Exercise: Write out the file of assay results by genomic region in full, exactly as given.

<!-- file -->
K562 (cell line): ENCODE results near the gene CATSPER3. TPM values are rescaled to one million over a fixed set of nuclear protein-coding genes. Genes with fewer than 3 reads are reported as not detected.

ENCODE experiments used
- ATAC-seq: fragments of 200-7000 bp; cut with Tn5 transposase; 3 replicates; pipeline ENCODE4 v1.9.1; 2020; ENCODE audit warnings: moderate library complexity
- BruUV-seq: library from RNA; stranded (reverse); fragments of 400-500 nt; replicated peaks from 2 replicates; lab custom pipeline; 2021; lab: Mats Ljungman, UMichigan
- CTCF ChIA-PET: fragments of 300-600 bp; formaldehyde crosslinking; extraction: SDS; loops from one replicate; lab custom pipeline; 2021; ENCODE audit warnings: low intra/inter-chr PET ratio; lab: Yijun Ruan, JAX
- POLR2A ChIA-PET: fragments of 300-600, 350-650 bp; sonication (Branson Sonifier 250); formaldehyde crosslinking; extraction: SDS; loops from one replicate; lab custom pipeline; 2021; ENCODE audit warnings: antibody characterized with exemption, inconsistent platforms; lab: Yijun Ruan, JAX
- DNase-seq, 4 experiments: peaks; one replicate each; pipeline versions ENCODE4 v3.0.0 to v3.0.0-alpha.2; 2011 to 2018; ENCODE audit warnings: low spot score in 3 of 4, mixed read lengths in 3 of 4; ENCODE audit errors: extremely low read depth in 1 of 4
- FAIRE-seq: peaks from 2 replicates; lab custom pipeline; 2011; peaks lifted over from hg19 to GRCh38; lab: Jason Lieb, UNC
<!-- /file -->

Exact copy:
K562 (cell line): ENCODE results near the gene CATSPER3. TPM values are rescaled to one million over a fixed set of nuclear protein-coding genes. Genes with fewer than 3 reads are reported as not detected.

ENCODE experiments used
- ATAC-seq: fragments of 200-7000 bp; cut with Tn5 transposase; 3 replicates; pipeline ENCODE4 v1.9.1; 2020; ENCODE audit warnings: moderate library complexity
- BruUV-seq: library from RNA; stranded (reverse); fragments of 400-500 nt; replicated peaks from 2 replicates; lab custom pipeline; 2021; lab: Mats Ljungman, UMichigan
- CTCF ChIA-PET: fragments of 300-600 bp; formaldehyde crosslinking; extraction: SDS; loops from one replicate; lab custom pipeline; 2021; ENCODE audit warnings: low intra/inter-chr PET ratio; lab: Yijun Ruan, JAX
- POLR2A ChIA-PET: fragments of 300-600, 350-650 bp; sonication (Branson Sonifier 250); formaldehyde crosslinking; extraction: SDS; loops from one replicate; lab custom pipeline; 2021; ENCODE audit warnings: antibody characterized with exemption, inconsistent platforms; lab: Yijun Ruan, JAX
- DNase-seq, 4 experiments: peaks; one replicate each; pipeline versions ENCODE4 v3.0.0 to v3.0.0-alpha.2; 2011 to 2018; ENCODE audit warnings: low spot score in 3 of 4, mixed read lengths in 3 of 4; ENCODE audit errors: extremely low read depth in 1 of 4
- FAIRE-seq: peaks from 2 replicates; lab custom pipeline; 2011; peaks lifted over from hg19 to GRCh38; lab: Jason Lieb, UNC